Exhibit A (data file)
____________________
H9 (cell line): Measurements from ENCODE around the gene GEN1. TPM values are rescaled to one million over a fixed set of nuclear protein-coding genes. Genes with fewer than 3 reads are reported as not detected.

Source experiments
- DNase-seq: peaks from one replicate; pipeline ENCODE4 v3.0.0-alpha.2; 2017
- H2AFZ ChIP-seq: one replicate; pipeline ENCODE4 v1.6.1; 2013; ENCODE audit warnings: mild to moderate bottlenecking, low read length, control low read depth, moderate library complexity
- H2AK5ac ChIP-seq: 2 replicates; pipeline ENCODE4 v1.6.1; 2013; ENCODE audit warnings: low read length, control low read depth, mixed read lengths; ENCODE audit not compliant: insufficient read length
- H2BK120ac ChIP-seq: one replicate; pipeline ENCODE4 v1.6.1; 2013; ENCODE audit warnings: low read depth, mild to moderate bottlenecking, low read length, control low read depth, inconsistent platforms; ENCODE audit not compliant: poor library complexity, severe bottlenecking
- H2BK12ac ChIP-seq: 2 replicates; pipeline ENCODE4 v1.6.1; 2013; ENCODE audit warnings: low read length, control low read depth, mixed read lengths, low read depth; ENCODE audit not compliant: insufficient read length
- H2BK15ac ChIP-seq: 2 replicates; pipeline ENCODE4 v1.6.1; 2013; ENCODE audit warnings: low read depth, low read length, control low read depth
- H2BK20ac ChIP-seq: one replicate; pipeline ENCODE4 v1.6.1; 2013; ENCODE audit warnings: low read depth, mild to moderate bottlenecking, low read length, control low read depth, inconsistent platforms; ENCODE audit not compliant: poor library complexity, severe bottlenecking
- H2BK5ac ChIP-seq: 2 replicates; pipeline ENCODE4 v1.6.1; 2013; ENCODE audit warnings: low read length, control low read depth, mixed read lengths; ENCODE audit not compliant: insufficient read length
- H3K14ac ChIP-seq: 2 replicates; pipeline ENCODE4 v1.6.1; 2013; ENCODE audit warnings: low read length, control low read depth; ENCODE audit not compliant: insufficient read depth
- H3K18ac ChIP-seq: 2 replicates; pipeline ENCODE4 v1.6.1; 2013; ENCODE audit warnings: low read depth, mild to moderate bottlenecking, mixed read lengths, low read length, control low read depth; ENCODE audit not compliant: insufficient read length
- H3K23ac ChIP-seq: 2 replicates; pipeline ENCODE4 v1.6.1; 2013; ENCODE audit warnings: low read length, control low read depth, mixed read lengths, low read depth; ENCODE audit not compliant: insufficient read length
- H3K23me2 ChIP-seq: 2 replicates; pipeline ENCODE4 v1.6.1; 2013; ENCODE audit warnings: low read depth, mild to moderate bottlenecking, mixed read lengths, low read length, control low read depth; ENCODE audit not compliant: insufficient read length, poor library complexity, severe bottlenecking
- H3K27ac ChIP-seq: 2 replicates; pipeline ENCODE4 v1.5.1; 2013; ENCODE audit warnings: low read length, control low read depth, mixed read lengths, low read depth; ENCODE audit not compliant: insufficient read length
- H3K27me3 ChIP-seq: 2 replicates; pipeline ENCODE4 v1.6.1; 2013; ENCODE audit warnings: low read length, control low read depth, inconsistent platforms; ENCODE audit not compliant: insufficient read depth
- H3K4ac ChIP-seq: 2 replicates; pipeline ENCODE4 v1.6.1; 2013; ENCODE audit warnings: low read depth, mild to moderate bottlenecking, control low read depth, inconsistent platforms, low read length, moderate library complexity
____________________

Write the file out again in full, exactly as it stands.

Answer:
H9 (cell line): Measurements from ENCODE around the gene GEN1. TPM values are rescaled to one million over a fixed set of nuclear protein-coding genes. Genes with fewer than 3 reads are reported as not detected.

Source experiments
- DNase-seq: peaks from one replicate; pipeline ENCODE4 v3.0.0-alpha.2; 2017
- H2AFZ ChIP-seq: one replicate; pipeline ENCODE4 v1.6.1; 2013; ENCODE audit warnings: mild to moderate bottlenecking, low read length, control low read depth, moderate library complexity
- H2AK5ac ChIP-seq: 2 replicates; pipeline ENCODE4 v1.6.1; 2013; ENCODE audit warnings: low read length, control low read depth, mixed read lengths; ENCODE audit not compliant: insufficient read length
- H2BK120ac ChIP-seq: one replicate; pipeline ENCODE4 v1.6.1; 2013; ENCODE audit warnings: low read depth, mild to moderate bottlenecking, low read length, control low read depth, inconsistent platforms; ENCODE audit not compliant: poor library complexity, severe bottlenecking
- H2BK12ac ChIP-seq: 2 replicates; pipeline ENCODE4 v1.6.1; 2013; ENCODE audit warnings: low read length, control low read depth, mixed read lengths, low read depth; ENCODE audit not compliant: insufficient read length
- H2BK15ac ChIP-seq: 2 replicates; pipeline ENCODE4 v1.6.1; 2013; ENCODE audit warnings: low read depth, low read length, control low read depth
- H2BK20ac ChIP-seq: one replicate; pipeline ENCODE4 v1.6.1; 2013; ENCODE audit warnings: low read depth, mild to moderate bottlenecking, low read length, control low read depth, inconsistent platforms; ENCODE audit not compliant: poor library complexity, severe bottlenecking
- H2BK5ac ChIP-seq: 2 replicates; pipeline ENCODE4 v1.6.1; 2013; ENCODE audit warnings: low read length, control low read depth, mixed read lengths; ENCODE audit not compliant: insufficient read length
- H3K14ac ChIP-seq: 2 replicates; pipeline ENCODE4 v1.6.1; 2013; ENCODE audit warnings: low read length, control low read depth; ENCODE audit not compliant: insufficient read depth
- H3K18ac ChIP-seq: 2 replicates; pipeline ENCODE4 v1.6.1; 2013; ENCODE audit warnings: low read depth, mild to moderate bottlenecking, mixed read lengths, low read length, control low read depth; ENCODE audit not compliant: insufficient read length
- H3K23ac ChIP-seq: 2 replicates; pipeline ENCODE4 v1.6.1; 2013; ENCODE audit warnings: low read length, control low read depth, mixed read lengths, low read depth; ENCODE audit not compliant: insufficient read length
- H3K23me2 ChIP-seq: 2 replicates; pipeline ENCODE4 v1.6.1; 2013; ENCODE audit warnings: low read depth, mild to moderate bottlenecking, mixed read lengths, low read length, control low read depth; ENCODE audit not compliant: insufficient read length, poor library complexity, severe bottlenecking
- H3K27ac ChIP-seq: 2 replicates; pipeline ENCODE4 v1.5.1; 2013; ENCODE audit warnings: low read length, control low read depth, mixed read lengths, low read depth; ENCODE audit not compliant: insufficient read length
- H3K27me3 ChIP-seq: 2 replicates; pipeline ENCODE4 v1.6.1; 2013; ENCODE audit warnings: low read length, control low read depth, inconsistent platforms; ENCODE audit not compliant: insufficient read depth
- H3K4ac ChIP-seq: 2 replicates; pipeline ENCODE4 v1.6.1; 2013; ENCODE audit warnings: low read depth, mild to moderate bottlenecking, control low read depth, inconsistent platforms, low read length, moderate library complexity